Can 28 national armies be pooled to form a 'European army', as recently proposed by European Union President Jean-Claude Juncker? The short answer is no, but maybe in the future.

Juncker's European call-to-arms is by no means unprecedented. In voicing the eternal dilemma between national interests and the need for Europe, with its particular geography and history, to transcend the state, Juncker is a very typical European. As with many Europeans, he straddles both sides.

As prime minister of Luxembourg, Juncker saw nothing wrong in crafting a 'beggar thy neighbor' tax policy for multinational companies who were only marginally active in his tiny fiefdom. As EU President  and a candidate of the European People's Party which won EU parliamentary elections in May, Juncker correctly perceives the most glaring shortcoming in EU-building today: scattered hard power capabilities that are having a negative effect on the projection of European soft power as well.  In his new book, Is Europe failing? (not yet translated into English), the former German Foreign Minister Joschka Fischer dwells in detail on this crucial point.

The barriers to remedy this hard power dilemma of the EU are threefold.

First, there is NATO. Some of the most important EU members are NATO members as well. However, those who are not NATO members have a technical and political compatibility with the alliance, should Europe be attacked. The most likely scenario is the continued existence of NATO, alongside whatever security policy structures the EU will eventually build, with a certain division of tasks 'in area' (EU) and 'out of area' (NATO). Indeed, that is already something of a reality: some EU members had troops in a NATO framework in Afghanistan and in an ad hoc European context in Africa.

The most important point regarding NATO, however, is the changing attitude of the US towards European defence. Only 10 years ago, non-NATO supranational defence structures in Europe were anathema to the Pentagon. Now it is the opposite. Washington would be delighted if Europe shared more of the ever-increasing burden of propping up 'our' world order.

The second barrier is the degradation of national defense budgets, particularly in Western Europe. Even the United Kingdom is employing very creative bookkeeping this budgetary year, to come up with the 2% of GDP reaffirmed by all member states at last year's NATO summit in Wales

Third, defence and security cut very close to the central tenets of national sovereignty. Once you integrate your national defence into a larger grid of both decision-making and equipment procurement, you cede an important part of national independence. There must be considerable incentives to do this, and to explain such a fundamental decision to your own democratic base.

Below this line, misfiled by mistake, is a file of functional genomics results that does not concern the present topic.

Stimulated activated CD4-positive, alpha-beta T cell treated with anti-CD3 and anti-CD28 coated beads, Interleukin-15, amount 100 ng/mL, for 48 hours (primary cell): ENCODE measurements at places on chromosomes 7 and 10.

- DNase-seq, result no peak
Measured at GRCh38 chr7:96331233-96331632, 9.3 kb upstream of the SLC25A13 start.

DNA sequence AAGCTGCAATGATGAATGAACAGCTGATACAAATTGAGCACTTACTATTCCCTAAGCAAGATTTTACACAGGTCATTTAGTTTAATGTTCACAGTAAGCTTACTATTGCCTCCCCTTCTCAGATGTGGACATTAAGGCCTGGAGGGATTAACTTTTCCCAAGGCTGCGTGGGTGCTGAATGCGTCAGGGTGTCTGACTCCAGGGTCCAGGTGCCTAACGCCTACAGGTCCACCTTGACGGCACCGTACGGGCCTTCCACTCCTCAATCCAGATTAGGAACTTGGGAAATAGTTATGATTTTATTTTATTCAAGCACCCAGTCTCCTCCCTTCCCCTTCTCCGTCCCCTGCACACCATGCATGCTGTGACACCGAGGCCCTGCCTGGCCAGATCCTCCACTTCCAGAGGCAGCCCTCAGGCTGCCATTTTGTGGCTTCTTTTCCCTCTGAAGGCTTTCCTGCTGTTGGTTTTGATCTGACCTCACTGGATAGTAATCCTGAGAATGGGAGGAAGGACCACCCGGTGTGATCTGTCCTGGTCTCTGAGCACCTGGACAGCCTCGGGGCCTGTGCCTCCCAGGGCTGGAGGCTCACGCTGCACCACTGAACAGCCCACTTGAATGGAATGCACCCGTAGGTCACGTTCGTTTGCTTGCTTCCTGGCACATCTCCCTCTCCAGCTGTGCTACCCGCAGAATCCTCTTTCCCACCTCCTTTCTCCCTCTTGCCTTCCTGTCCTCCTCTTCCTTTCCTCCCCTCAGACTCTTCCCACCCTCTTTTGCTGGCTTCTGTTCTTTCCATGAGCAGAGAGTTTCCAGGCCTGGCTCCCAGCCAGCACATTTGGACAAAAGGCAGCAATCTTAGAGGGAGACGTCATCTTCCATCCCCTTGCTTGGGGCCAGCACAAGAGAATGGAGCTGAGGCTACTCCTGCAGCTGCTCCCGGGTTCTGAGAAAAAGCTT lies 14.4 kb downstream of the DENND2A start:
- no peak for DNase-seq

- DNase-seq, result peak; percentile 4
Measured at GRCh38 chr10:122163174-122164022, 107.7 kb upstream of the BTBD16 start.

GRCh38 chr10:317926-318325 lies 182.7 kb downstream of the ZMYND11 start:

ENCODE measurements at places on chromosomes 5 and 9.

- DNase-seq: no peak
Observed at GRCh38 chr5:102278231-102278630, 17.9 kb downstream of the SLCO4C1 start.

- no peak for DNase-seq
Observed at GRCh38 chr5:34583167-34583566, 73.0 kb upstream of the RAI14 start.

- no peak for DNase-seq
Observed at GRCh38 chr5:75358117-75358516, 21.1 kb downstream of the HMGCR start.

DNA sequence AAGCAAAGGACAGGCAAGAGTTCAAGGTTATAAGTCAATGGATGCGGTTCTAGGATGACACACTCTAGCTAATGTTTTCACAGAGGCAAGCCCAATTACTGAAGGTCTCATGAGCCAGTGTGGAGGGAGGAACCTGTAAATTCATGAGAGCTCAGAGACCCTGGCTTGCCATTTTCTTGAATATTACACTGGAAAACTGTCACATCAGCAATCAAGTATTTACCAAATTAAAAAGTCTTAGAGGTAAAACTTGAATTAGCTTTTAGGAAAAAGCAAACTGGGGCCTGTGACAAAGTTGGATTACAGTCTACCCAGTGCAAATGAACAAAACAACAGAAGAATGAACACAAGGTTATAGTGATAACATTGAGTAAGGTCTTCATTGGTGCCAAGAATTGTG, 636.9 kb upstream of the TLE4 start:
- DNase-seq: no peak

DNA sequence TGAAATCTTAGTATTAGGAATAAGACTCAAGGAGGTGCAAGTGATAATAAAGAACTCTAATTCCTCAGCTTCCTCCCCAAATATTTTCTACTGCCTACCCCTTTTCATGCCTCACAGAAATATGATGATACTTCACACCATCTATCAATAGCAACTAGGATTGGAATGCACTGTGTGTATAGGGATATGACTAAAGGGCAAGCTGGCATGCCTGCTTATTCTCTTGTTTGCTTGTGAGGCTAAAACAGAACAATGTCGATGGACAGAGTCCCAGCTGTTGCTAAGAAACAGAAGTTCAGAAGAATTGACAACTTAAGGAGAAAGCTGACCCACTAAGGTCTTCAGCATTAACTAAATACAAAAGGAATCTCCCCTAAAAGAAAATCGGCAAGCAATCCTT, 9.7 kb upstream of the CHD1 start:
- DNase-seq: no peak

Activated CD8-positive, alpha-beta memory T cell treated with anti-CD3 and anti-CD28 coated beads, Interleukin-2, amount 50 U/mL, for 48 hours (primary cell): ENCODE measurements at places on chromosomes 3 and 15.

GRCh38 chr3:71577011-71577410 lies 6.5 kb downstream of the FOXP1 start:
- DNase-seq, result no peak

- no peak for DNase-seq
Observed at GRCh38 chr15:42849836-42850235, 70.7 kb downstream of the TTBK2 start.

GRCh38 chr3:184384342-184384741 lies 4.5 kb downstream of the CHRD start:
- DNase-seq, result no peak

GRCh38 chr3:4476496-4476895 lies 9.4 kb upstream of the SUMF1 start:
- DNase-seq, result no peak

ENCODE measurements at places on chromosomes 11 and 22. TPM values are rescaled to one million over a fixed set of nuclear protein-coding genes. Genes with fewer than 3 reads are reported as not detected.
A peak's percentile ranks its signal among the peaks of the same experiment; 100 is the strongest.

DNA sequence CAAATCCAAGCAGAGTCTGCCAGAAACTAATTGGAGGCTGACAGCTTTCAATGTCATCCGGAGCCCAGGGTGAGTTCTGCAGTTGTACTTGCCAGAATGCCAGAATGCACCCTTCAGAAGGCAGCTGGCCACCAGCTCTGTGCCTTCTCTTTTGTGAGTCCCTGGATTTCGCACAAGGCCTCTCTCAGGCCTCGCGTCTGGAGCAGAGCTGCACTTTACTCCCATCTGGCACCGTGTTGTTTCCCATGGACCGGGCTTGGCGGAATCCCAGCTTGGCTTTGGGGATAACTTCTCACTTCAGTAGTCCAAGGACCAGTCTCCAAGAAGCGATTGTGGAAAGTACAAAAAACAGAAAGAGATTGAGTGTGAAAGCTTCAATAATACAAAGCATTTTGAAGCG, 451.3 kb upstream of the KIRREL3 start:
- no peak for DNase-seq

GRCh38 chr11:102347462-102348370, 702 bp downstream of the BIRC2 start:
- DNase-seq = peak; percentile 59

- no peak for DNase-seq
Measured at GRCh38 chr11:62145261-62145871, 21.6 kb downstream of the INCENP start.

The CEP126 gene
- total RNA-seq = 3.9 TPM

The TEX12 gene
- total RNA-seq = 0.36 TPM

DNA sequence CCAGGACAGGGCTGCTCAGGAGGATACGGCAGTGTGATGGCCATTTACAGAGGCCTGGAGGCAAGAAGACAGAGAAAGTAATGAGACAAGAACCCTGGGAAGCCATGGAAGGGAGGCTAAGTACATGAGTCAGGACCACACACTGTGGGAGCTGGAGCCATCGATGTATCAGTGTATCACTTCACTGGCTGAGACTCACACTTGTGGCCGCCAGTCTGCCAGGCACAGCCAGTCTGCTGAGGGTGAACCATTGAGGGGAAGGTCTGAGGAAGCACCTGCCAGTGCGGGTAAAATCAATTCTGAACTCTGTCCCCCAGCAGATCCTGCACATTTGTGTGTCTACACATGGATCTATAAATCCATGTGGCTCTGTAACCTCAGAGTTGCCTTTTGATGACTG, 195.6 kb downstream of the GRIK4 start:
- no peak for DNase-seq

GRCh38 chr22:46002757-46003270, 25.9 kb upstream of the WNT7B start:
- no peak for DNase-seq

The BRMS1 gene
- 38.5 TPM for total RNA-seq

Yet that is probably what we will begin to see in Europe now, if only under the threat of new front lines drawn by an increasingly hostile Russia, and led by a unpredictable strongman with an impressive record of broken treaties and promises in the name of 'national glory.'

In the parlance of traditional international relations teaching, the EU is still mired in the large grey area between being a supranational organisation and a 'US of Europe,' and will likely remain there for the foreseeable future. However, as an international institution sui generis, the EU will find a way – because it has to –  to increase European defence capabilities.

But the first steps towards an integrated EU military are being taken, and they might be the hardest of all: the pooling of defence industry potential.

The EU is littered with partly, or often entirely, state-owned defence companies, which are generally regarded as having long and proud traditions. This makes them less dependent on commercial pressures to merge, but also more susceptible to political will. Thus, state-owned defence corporations are a pretty reliable bellwether as to the resolve of European governments for serious integration.

Closely following an eventual integration of production would be the next step: the allotment of specialisations. To put it bluntly, not every country needs its own air force, nor heavily-armored infantry units. Aside from a Democratic Union about which I have written before, a Defence Union would be another indicator of the progress (or not) of the European project.

If that were to happen, Europe may well have, on top of its famous telephone number, a common fire horn and a  respective brigade, too. 

Photo courtesy of Flickr user Rock Cohen.